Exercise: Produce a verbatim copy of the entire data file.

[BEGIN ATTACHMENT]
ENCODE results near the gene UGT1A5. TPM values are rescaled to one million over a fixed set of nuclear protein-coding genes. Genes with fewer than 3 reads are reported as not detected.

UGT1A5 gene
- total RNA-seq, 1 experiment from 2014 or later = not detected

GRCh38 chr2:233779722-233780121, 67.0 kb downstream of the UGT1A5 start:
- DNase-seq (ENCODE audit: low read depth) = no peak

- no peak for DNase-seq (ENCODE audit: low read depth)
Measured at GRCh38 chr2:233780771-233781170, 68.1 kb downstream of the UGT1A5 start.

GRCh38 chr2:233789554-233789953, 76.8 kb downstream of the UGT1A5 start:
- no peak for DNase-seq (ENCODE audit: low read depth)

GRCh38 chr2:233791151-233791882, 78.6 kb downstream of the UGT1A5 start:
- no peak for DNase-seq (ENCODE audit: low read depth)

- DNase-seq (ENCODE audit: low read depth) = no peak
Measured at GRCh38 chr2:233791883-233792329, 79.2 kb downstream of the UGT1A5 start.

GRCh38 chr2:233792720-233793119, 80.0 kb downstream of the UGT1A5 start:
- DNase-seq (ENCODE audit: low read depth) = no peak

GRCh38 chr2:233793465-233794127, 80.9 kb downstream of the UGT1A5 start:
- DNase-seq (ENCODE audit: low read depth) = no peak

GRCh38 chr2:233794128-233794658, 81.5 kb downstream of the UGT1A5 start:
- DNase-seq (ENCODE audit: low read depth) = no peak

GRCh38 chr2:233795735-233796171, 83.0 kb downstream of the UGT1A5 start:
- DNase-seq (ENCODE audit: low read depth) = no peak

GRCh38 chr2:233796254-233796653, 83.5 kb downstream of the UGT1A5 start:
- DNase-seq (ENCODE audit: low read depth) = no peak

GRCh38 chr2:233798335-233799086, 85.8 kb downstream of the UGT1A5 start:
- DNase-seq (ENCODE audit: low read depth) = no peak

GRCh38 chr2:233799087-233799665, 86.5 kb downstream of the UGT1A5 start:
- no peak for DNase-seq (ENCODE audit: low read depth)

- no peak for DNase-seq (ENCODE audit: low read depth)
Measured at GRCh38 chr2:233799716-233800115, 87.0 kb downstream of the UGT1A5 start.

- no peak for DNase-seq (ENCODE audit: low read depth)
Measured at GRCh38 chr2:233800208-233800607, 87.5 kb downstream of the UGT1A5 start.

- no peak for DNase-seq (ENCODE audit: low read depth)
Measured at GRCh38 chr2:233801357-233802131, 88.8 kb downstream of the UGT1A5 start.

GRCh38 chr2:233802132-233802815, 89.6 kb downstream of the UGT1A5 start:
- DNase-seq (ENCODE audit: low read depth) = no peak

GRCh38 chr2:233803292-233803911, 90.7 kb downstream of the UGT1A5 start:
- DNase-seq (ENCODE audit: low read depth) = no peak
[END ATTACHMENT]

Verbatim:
ENCODE results near the gene UGT1A5. TPM values are rescaled to one million over a fixed set of nuclear protein-coding genes. Genes with fewer than 3 reads are reported as not detected.

UGT1A5 gene
- total RNA-seq, 1 experiment from 2014 or later = not detected

GRCh38 chr2:233779722-233780121, 67.0 kb downstream of the UGT1A5 start:
- DNase-seq (ENCODE audit: low read depth) = no peak

- no peak for DNase-seq (ENCODE audit: low read depth)
Measured at GRCh38 chr2:233780771-233781170, 68.1 kb downstream of the UGT1A5 start.

GRCh38 chr2:233789554-233789953, 76.8 kb downstream of the UGT1A5 start:
- no peak for DNase-seq (ENCODE audit: low read depth)

GRCh38 chr2:233791151-233791882, 78.6 kb downstream of the UGT1A5 start:
- no peak for DNase-seq (ENCODE audit: low read depth)

- DNase-seq (ENCODE audit: low read depth) = no peak
Measured at GRCh38 chr2:233791883-233792329, 79.2 kb downstream of the UGT1A5 start.

GRCh38 chr2:233792720-233793119, 80.0 kb downstream of the UGT1A5 start:
- DNase-seq (ENCODE audit: low read depth) = no peak

GRCh38 chr2:233793465-233794127, 80.9 kb downstream of the UGT1A5 start:
- DNase-seq (ENCODE audit: low read depth) = no peak

GRCh38 chr2:233794128-233794658, 81.5 kb downstream of the UGT1A5 start:
- DNase-seq (ENCODE audit: low read depth) = no peak

GRCh38 chr2:233795735-233796171, 83.0 kb downstream of the UGT1A5 start:
- DNase-seq (ENCODE audit: low read depth) = no peak

GRCh38 chr2:233796254-233796653, 83.5 kb downstream of the UGT1A5 start:
- DNase-seq (ENCODE audit: low read depth) = no peak

GRCh38 chr2:233798335-233799086, 85.8 kb downstream of the UGT1A5 start:
- DNase-seq (ENCODE audit: low read depth) = no peak

GRCh38 chr2:233799087-233799665, 86.5 kb downstream of the UGT1A5 start:
- no peak for DNase-seq (ENCODE audit: low read depth)

- no peak for DNase-seq (ENCODE audit: low read depth)
Measured at GRCh38 chr2:233799716-233800115, 87.0 kb downstream of the UGT1A5 start.

- no peak for DNase-seq (ENCODE audit: low read depth)
Measured at GRCh38 chr2:233800208-233800607, 87.5 kb downstream of the UGT1A5 start.

- no peak for DNase-seq (ENCODE audit: low read depth)
Measured at GRCh38 chr2:233801357-233802131, 88.8 kb downstream of the UGT1A5 start.

GRCh38 chr2:233802132-233802815, 89.6 kb downstream of the UGT1A5 start:
- DNase-seq (ENCODE audit: low read depth) = no peak

GRCh38 chr2:233803292-233803911, 90.7 kb downstream of the UGT1A5 start:
- DNase-seq (ENCODE audit: low read depth) = no peak